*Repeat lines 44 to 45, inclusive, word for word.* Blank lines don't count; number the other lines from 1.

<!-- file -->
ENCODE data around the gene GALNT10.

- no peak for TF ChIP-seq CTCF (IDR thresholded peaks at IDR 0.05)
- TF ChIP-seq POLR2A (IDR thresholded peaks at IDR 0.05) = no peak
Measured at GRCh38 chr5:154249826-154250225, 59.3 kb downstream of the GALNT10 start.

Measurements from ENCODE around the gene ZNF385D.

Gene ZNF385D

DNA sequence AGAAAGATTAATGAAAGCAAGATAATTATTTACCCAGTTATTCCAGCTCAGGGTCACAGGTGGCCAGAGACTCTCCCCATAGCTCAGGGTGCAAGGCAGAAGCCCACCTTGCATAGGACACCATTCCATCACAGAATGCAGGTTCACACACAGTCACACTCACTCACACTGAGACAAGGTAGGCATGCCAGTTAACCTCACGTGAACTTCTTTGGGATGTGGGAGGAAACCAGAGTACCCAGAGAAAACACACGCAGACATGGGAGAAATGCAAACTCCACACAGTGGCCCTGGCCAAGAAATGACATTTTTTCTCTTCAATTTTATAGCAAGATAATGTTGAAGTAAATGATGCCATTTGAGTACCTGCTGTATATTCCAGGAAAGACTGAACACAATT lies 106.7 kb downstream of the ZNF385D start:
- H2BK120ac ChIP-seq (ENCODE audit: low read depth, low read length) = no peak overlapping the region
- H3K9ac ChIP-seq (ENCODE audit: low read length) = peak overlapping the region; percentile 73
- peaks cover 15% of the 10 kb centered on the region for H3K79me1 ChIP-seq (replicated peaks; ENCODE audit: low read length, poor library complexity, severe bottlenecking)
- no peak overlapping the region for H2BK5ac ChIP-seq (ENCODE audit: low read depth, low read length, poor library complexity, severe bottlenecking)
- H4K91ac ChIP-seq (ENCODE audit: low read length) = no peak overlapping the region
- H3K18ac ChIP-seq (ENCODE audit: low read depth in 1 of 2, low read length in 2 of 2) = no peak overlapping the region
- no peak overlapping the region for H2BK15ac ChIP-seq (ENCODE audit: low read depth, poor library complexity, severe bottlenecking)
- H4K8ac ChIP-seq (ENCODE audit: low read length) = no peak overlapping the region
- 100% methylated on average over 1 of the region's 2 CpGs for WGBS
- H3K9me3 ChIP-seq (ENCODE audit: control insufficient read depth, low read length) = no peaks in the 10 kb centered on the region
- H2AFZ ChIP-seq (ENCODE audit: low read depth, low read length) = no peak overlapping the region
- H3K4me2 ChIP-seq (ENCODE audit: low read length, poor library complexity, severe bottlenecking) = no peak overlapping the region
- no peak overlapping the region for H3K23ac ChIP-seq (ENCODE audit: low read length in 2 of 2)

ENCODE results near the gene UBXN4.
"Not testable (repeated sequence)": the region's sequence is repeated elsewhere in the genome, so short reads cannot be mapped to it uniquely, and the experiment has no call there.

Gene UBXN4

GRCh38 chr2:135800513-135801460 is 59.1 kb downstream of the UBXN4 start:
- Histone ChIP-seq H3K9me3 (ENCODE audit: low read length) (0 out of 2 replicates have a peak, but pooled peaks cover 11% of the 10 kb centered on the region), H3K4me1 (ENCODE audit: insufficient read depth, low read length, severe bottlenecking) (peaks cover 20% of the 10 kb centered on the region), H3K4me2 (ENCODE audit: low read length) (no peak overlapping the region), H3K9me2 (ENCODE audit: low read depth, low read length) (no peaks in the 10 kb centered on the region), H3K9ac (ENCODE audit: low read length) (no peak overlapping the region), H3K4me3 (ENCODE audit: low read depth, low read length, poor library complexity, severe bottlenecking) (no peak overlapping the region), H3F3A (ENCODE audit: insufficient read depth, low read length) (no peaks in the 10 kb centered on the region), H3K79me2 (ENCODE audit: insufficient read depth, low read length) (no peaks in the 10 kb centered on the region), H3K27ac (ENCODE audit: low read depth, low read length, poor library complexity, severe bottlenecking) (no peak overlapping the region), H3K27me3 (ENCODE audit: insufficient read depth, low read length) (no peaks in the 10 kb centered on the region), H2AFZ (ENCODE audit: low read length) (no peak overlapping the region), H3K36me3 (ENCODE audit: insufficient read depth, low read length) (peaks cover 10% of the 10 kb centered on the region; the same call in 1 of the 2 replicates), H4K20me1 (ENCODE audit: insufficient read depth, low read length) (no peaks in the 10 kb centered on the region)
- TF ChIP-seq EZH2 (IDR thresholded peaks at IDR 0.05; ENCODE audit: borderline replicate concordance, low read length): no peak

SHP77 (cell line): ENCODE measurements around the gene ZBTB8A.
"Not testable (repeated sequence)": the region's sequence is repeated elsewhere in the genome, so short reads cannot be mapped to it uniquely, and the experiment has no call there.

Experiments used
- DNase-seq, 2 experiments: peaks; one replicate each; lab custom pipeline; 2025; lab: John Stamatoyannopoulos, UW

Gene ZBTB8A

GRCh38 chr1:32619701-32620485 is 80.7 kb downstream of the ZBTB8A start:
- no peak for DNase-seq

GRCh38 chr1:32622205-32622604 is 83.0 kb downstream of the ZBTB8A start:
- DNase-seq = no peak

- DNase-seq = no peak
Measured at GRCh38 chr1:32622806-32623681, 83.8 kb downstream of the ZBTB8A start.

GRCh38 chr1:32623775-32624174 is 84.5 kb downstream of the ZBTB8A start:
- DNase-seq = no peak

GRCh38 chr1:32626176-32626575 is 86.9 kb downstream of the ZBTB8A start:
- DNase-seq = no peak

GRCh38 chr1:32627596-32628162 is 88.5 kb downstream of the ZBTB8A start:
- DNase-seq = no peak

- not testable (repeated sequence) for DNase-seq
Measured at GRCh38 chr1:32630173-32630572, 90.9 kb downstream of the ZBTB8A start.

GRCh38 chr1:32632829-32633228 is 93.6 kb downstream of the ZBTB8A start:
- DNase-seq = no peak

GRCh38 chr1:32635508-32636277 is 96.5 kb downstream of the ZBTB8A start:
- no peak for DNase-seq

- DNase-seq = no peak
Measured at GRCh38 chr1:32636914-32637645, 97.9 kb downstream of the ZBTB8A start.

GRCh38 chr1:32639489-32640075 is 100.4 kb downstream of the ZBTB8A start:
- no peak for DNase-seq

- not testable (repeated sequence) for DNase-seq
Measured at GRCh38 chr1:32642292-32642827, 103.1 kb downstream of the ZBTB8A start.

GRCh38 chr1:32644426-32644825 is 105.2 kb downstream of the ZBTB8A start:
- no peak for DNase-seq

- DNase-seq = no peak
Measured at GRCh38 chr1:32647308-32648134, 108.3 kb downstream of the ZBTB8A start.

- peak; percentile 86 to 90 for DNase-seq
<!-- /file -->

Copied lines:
- not testable (repeated sequence) for DNase-seq
Measured at GRCh38 chr1:32630173-32630572, 90.9 kb downstream of the ZBTB8A start.